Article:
In 1940, the society moved into 44 Union Street and called it Livesey-Clegg House – named after Joseph William Livesey (1794-1884), a temperance campaigner, politician, and social reformer, and Sir John Charles Clegg (1850-1937), chairman and president of Sheffield Wednesday and founder of Sheffield United.
As well as the headquarters of the British Temperance League, its collection of journals, monographs, bound collections of pamphlets and non-textual items, including lantern slides, posters, banners, textiles, and crockery, were housed in Victorian bookcases in a large old-fashioned room that was used as a library.
The BTL merged with the London-based National Temperance League in 1952 to become the British National Temperance League, with the HQ in Sheffield. It remained until 1987 when the historically valuable library was transferred to the University of Central Lancashire in Preston (now known as the Livesey Library after teetotal pioneer Joseph Livesey).
The old offices and library at Livesey-Clegg House were eventually turned into student accommodation.
Alas, the building is not considered to be of architectural importance and will most likely be demolished soon.
Our city centre may take on a new look if plans to pedestrianise large swathes of it get the go ahead. Sheffield City Council want to make foot and bicycle journeys easier and quicker, while streamlining public transport services.
The proposals include pedestrianisation to Pinstone Street and Leopold Street, linking Fargate with the Peace Gardens, as well as Charles Street between Union Street and Pinstone Street. The pedestrianisation of Surrey Street would create a traffic-free Town Hall Square.
Work would include more greenery, replicating the ‘Grey-to-Green’ scheme already seen between Castlegate and West Bar.
Bus gates would be installed in both directions on Furnival Gate, and along Arundel Gate to Norfolk Street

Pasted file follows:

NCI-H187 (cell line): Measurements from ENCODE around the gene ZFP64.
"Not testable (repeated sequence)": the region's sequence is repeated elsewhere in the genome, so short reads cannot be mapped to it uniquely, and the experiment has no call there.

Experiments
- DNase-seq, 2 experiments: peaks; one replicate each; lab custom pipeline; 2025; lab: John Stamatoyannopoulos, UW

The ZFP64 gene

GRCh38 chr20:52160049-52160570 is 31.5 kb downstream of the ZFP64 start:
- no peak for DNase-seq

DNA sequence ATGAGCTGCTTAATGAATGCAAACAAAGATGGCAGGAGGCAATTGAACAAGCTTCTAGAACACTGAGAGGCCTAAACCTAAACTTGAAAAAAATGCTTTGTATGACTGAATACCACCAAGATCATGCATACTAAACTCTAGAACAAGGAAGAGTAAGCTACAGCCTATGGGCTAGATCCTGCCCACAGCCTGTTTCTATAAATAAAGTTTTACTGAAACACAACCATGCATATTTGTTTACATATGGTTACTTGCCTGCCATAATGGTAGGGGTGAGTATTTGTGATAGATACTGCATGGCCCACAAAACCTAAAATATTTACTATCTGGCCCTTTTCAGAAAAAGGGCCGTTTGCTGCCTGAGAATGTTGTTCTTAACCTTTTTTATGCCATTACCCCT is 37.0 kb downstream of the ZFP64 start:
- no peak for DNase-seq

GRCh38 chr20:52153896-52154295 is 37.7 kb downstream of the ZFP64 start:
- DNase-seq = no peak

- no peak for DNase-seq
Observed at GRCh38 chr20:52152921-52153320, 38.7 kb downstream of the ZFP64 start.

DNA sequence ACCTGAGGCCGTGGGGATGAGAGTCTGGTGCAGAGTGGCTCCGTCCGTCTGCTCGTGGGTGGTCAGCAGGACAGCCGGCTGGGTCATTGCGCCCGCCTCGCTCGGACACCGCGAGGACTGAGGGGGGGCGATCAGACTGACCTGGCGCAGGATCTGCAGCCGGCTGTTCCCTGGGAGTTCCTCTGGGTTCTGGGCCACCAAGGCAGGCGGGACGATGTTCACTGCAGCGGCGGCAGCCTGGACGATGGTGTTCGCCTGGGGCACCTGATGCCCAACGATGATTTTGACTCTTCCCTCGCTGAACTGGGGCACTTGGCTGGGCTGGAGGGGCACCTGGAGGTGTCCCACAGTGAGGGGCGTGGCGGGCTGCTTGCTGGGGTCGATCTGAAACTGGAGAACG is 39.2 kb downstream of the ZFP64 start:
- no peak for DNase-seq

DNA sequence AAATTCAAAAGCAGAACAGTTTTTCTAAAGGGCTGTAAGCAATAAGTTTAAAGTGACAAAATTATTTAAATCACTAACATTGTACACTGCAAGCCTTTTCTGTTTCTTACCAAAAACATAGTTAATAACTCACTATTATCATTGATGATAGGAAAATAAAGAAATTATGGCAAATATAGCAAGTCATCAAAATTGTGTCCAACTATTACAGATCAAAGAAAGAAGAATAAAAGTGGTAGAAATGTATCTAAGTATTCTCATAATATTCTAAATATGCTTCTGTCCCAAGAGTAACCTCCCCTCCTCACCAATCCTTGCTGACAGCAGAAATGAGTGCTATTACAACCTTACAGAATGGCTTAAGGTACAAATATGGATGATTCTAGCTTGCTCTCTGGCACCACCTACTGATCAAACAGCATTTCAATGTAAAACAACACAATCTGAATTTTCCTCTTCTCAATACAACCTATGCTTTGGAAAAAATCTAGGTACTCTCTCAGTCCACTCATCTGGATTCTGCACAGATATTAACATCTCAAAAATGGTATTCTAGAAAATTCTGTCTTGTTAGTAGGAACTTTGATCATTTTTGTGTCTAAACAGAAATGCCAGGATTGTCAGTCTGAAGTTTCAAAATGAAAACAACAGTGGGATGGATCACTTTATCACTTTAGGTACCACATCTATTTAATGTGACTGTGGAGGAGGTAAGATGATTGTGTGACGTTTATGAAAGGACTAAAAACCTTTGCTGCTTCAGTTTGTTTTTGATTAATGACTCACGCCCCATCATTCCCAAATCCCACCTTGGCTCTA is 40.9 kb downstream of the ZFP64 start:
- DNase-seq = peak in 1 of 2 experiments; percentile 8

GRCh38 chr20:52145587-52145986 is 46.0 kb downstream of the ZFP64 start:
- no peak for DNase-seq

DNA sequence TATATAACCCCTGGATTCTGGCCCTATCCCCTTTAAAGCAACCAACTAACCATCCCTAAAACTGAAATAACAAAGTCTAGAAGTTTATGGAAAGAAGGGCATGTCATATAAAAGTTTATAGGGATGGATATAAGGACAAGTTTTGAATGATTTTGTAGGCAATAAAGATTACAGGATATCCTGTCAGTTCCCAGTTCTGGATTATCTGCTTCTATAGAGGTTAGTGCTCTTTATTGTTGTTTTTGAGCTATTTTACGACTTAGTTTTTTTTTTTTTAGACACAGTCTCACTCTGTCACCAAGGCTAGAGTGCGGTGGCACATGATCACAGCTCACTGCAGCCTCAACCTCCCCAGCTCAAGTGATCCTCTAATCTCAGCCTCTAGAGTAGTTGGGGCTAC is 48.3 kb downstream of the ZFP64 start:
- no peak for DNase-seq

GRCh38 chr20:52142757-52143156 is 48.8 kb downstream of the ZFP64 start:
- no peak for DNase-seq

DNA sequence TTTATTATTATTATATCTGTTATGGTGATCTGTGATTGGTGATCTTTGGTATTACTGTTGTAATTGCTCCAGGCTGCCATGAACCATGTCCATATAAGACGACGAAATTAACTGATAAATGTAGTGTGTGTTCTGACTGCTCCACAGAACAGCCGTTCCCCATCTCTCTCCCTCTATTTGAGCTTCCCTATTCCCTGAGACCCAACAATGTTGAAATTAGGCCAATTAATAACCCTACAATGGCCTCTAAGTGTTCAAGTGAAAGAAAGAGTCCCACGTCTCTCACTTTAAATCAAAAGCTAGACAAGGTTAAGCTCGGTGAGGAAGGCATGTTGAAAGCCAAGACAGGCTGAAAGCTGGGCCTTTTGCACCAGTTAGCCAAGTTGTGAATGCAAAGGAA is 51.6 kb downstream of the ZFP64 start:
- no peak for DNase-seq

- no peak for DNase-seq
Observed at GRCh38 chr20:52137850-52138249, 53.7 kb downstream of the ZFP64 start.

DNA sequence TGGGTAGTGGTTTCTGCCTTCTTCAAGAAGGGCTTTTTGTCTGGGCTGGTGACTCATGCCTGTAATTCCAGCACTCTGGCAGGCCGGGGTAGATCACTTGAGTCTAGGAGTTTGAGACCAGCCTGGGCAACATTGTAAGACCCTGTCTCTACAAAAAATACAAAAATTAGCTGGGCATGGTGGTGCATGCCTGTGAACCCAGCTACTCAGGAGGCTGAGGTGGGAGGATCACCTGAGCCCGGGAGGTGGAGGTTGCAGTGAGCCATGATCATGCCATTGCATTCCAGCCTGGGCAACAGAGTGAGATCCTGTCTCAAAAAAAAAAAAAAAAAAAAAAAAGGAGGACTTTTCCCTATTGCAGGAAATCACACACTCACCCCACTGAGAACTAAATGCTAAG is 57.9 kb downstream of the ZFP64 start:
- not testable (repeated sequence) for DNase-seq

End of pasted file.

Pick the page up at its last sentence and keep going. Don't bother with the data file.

Rockingham Street would get a new bus hub with improvements to pavements, green planting, a pocket park, and bus stops.
Of course, there are benefits to the scheme – improved air quality, better accessibility to shops and businesses, a more attractive city centre, and public spaces that create city uniqueness.
Artist impressions paint a bright picture, but there are notes of caution.
Sheffield city centre is at a midpoint in its regeneration, with the pandemic decimating footfall, and placing even more uncertainty on retail, hospitality, and office space requirements.
The city centre is a travesty of its former self, Covid-19 exposing retailers already reeling from Meadowhall and the internet. And, after restrictions are eventually lifted, how many pubs, bars, and restaurants, will have survived?
Half-hearted attempts to open cycle lanes at the heart of the city, further reducing traffic flow, have met with lukewarm response. With respects to cyclists, our seven hills make four wheels the favoured choice in and out of the city.
The key to any redevelopment must take into consideration transport links.
Cars are already deterred from entering due to over-complicated traffic flow and the extortionate cost of parking. Our buses remain empty, not least because nobody knows where they go, or where to catch them anymore. Our elderly citizens must walk a distance to catch a bus, and the question remains whether they will bother anymore?
We must tread carefully, mindful that change must happen if our city centre is to be revitalised.
Any changes must take place before 2023 to qualify for a Government grant, managed by Sheffield City Region, and must be subject of public consultation.